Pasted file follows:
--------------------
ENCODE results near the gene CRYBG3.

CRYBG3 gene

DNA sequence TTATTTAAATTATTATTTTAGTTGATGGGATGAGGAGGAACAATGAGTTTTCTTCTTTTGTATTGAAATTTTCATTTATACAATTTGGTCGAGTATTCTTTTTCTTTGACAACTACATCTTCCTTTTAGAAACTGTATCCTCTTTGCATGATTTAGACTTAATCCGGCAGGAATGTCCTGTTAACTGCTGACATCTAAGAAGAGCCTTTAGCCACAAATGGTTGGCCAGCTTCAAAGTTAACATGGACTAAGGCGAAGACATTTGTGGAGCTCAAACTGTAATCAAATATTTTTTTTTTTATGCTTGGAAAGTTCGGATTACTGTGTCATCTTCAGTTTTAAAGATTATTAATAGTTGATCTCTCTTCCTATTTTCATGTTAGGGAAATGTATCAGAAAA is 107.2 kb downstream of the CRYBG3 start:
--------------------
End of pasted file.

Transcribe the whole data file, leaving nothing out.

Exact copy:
ENCODE results near the gene CRYBG3.

CRYBG3 gene

DNA sequence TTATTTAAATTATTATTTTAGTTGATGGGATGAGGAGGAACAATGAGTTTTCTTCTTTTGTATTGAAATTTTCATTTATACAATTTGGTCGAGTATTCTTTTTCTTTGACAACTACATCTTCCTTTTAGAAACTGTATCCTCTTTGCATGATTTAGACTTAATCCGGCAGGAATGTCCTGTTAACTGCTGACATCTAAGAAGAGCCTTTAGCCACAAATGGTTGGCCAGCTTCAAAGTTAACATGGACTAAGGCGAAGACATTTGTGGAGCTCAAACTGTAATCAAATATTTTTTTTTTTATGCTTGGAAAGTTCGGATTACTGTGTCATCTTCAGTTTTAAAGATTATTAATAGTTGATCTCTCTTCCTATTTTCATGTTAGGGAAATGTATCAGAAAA is 107.2 kb downstream of the CRYBG3 start: